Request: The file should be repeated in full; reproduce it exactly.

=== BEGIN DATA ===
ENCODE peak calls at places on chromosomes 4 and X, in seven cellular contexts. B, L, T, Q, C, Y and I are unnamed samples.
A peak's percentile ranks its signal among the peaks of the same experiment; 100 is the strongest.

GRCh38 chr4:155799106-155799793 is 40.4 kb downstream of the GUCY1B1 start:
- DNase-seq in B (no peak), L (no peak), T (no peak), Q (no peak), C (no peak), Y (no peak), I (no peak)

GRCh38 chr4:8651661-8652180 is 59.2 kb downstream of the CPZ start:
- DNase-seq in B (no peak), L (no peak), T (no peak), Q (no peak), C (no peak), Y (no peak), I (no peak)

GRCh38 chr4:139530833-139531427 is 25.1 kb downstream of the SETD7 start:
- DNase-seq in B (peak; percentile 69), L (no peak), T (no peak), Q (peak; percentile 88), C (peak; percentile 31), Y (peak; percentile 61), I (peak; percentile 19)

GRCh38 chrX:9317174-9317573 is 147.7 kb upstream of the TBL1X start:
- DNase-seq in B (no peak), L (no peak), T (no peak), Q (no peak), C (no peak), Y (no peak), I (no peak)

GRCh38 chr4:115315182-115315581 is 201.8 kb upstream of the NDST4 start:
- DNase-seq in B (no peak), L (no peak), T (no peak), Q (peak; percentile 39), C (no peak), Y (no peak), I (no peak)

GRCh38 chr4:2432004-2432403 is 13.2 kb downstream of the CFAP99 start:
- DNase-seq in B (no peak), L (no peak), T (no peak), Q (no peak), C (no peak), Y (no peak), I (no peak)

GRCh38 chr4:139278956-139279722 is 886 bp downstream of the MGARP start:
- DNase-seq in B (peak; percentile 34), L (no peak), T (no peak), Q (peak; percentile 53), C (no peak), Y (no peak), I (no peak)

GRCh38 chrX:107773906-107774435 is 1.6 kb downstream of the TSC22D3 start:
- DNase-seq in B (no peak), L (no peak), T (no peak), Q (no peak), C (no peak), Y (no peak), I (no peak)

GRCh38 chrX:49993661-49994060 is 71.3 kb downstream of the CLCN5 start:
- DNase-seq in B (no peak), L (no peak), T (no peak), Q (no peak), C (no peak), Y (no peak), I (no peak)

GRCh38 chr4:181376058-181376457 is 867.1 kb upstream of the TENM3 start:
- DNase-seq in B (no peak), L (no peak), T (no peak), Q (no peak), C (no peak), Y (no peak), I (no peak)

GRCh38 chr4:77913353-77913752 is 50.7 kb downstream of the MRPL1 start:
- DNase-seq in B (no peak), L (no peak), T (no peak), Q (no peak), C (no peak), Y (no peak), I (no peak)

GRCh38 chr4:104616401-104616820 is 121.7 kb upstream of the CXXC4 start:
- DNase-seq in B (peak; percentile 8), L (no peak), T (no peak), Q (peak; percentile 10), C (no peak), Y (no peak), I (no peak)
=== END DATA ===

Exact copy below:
ENCODE peak calls at places on chromosomes 4 and X, in seven cellular contexts. B, L, T, Q, C, Y and I are unnamed samples.
A peak's percentile ranks its signal among the peaks of the same experiment; 100 is the strongest.

GRCh38 chr4:155799106-155799793 is 40.4 kb downstream of the GUCY1B1 start:
- DNase-seq in B (no peak), L (no peak), T (no peak), Q (no peak), C (no peak), Y (no peak), I (no peak)

GRCh38 chr4:8651661-8652180 is 59.2 kb downstream of the CPZ start:
- DNase-seq in B (no peak), L (no peak), T (no peak), Q (no peak), C (no peak), Y (no peak), I (no peak)

GRCh38 chr4:139530833-139531427 is 25.1 kb downstream of the SETD7 start:
- DNase-seq in B (peak; percentile 69), L (no peak), T (no peak), Q (peak; percentile 88), C (peak; percentile 31), Y (peak; percentile 61), I (peak; percentile 19)

GRCh38 chrX:9317174-9317573 is 147.7 kb upstream of the TBL1X start:
- DNase-seq in B (no peak), L (no peak), T (no peak), Q (no peak), C (no peak), Y (no peak), I (no peak)

GRCh38 chr4:115315182-115315581 is 201.8 kb upstream of the NDST4 start:
- DNase-seq in B (no peak), L (no peak), T (no peak), Q (peak; percentile 39), C (no peak), Y (no peak), I (no peak)

GRCh38 chr4:2432004-2432403 is 13.2 kb downstream of the CFAP99 start:
- DNase-seq in B (no peak), L (no peak), T (no peak), Q (no peak), C (no peak), Y (no peak), I (no peak)

GRCh38 chr4:139278956-139279722 is 886 bp downstream of the MGARP start:
- DNase-seq in B (peak; percentile 34), L (no peak), T (no peak), Q (peak; percentile 53), C (no peak), Y (no peak), I (no peak)

GRCh38 chrX:107773906-107774435 is 1.6 kb downstream of the TSC22D3 start:
- DNase-seq in B (no peak), L (no peak), T (no peak), Q (no peak), C (no peak), Y (no peak), I (no peak)

GRCh38 chrX:49993661-49994060 is 71.3 kb downstream of the CLCN5 start:
- DNase-seq in B (no peak), L (no peak), T (no peak), Q (no peak), C (no peak), Y (no peak), I (no peak)

GRCh38 chr4:181376058-181376457 is 867.1 kb upstream of the TENM3 start:
- DNase-seq in B (no peak), L (no peak), T (no peak), Q (no peak), C (no peak), Y (no peak), I (no peak)

GRCh38 chr4:77913353-77913752 is 50.7 kb downstream of the MRPL1 start:
- DNase-seq in B (no peak), L (no peak), T (no peak), Q (no peak), C (no peak), Y (no peak), I (no peak)

GRCh38 chr4:104616401-104616820 is 121.7 kb upstream of the CXXC4 start:
- DNase-seq in B (peak; percentile 8), L (no peak), T (no peak), Q (peak; percentile 10), C (no peak), Y (no peak), I (no peak)